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7 May 2009 Study of chirped pulse amplification based on Raman backscattering
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Raman backscattering (RBS) in plasma is an attractive source of intense, ultrashort laser pulses, which has the potential asa basic for a new generation of laser amplifiers.1 Taking advantage of plasma, which can withstand extremely high power densities and can offer high efficiencies over short distances, Raman amplification in plasma could lead to significant reductions in both size and cost of high power laser systems. Chirped laser pulse amplification through RBS could be an effective way to transfer energy from a long pump pulse to a resonant counter propagating short probe pulse. The probe pulse is spectrally broadened in a controlled manner through self-phase modulation. Mechanism of chirped pulse Raman amplification has been studied, and features of supperradiant growth associated with the nonlinear stage are observed in the linear regime. Gain measurements are briefly summarized. The experimental measurements are in qualitative agreement with simulations and theoretical predictions.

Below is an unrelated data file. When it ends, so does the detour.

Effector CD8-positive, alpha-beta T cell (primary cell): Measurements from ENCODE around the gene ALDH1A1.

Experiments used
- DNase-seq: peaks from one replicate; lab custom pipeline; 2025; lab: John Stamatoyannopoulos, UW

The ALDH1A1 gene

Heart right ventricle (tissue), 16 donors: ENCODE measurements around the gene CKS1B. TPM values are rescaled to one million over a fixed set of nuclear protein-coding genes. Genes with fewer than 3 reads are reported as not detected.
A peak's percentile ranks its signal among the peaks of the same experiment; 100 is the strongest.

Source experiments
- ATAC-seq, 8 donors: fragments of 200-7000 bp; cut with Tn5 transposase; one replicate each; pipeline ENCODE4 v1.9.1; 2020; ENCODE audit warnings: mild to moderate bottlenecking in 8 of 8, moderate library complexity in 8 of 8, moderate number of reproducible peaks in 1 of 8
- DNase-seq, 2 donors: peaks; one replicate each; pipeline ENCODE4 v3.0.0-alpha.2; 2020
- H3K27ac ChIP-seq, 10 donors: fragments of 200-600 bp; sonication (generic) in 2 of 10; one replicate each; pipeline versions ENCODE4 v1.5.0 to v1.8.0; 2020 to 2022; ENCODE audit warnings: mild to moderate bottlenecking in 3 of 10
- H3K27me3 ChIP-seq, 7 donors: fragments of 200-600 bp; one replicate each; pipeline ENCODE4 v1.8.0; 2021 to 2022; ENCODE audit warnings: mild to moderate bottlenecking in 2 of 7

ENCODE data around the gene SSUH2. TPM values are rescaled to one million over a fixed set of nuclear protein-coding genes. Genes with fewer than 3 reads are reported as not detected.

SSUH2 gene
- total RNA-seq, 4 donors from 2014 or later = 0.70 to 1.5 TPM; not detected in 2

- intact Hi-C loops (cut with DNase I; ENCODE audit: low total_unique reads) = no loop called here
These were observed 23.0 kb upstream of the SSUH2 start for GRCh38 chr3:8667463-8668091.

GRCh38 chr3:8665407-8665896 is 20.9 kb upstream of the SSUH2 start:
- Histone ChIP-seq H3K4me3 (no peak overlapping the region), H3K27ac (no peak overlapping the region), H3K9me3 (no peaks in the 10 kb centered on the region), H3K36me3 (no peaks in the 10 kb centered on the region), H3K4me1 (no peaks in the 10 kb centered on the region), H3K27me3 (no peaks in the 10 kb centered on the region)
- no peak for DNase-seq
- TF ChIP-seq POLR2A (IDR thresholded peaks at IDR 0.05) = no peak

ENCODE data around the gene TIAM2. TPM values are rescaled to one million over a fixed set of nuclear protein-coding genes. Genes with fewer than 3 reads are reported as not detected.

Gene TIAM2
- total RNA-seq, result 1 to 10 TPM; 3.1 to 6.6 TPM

© (2009) COPYRIGHT Society of Photo-Optical Instrumentation Engineers (SPIE). Downloading of the abstract is permitted for personal use only.
X. Yang, G. Vieux, A. Lyachev, J. Farmer, G. Raj, B. Ersfeld, E. Brunetti, M. Wiggins, R. Issac, and D. A. Jaroszynski "Study of chirped pulse amplification based on Raman backscattering", Proc. SPIE 7359, Harnessing Relativistic Plasma Waves as Novel Radiation Sources from Terahertz to X-Rays and Beyond, 73590Q (7 May 2009);

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